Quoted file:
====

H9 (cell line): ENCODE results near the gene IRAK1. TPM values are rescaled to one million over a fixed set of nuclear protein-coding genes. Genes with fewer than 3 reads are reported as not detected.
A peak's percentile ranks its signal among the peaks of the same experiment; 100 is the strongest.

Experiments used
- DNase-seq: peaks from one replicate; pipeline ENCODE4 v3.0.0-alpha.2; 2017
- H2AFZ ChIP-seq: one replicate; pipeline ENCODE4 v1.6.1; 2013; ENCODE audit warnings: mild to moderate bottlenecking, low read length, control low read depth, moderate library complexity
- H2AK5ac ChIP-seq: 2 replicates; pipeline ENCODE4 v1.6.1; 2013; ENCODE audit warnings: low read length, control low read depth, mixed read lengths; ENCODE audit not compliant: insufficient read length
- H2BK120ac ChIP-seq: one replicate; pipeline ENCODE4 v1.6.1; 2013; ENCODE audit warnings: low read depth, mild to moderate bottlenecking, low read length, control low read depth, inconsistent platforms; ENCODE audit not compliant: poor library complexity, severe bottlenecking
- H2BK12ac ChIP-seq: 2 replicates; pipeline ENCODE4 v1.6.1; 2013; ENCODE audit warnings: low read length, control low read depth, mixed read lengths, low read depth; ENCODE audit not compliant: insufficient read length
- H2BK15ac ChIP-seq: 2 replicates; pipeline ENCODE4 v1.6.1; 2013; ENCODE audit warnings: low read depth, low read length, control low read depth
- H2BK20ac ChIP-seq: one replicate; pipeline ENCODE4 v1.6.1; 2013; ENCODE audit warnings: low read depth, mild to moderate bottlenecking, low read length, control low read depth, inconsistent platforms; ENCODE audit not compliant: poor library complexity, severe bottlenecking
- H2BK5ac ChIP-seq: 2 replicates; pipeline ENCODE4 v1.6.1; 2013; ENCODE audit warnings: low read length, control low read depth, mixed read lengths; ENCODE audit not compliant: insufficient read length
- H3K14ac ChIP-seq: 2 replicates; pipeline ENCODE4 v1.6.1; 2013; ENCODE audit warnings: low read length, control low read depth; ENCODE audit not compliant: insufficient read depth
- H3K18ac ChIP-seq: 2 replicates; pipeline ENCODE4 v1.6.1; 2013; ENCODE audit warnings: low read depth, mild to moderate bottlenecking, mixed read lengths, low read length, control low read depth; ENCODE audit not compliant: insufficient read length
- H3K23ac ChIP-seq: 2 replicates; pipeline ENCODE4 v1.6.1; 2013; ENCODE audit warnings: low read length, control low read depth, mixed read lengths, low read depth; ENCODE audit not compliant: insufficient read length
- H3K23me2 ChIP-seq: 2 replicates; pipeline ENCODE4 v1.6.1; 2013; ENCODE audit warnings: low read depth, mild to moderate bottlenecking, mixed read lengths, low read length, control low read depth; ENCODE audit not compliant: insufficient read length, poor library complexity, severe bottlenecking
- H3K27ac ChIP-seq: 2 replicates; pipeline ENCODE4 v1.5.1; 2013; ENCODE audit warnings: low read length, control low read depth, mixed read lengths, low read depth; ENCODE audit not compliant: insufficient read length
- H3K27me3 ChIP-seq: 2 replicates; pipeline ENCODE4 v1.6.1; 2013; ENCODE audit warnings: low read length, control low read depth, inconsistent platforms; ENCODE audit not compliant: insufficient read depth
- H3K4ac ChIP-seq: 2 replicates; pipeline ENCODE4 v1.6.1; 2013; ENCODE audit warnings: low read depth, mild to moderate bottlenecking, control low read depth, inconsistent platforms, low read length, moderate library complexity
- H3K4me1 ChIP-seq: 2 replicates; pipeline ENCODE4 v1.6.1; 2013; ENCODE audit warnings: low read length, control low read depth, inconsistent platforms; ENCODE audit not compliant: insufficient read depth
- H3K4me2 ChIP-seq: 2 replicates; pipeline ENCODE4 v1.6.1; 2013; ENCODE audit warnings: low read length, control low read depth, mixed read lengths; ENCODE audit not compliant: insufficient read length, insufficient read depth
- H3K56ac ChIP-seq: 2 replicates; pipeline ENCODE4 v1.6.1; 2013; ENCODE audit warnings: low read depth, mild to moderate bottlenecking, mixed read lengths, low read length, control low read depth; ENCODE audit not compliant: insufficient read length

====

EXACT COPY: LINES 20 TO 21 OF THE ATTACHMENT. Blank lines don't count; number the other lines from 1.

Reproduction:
- H3K4me2 ChIP-seq: 2 replicates; pipeline ENCODE4 v1.6.1; 2013; ENCODE audit warnings: low read length, control low read depth, mixed read lengths; ENCODE audit not compliant: insufficient read length, insufficient read depth
- H3K56ac ChIP-seq: 2 replicates; pipeline ENCODE4 v1.6.1; 2013; ENCODE audit warnings: low read depth, mild to moderate bottlenecking, mixed read lengths, low read length, control low read depth; ENCODE audit not compliant: insufficient read length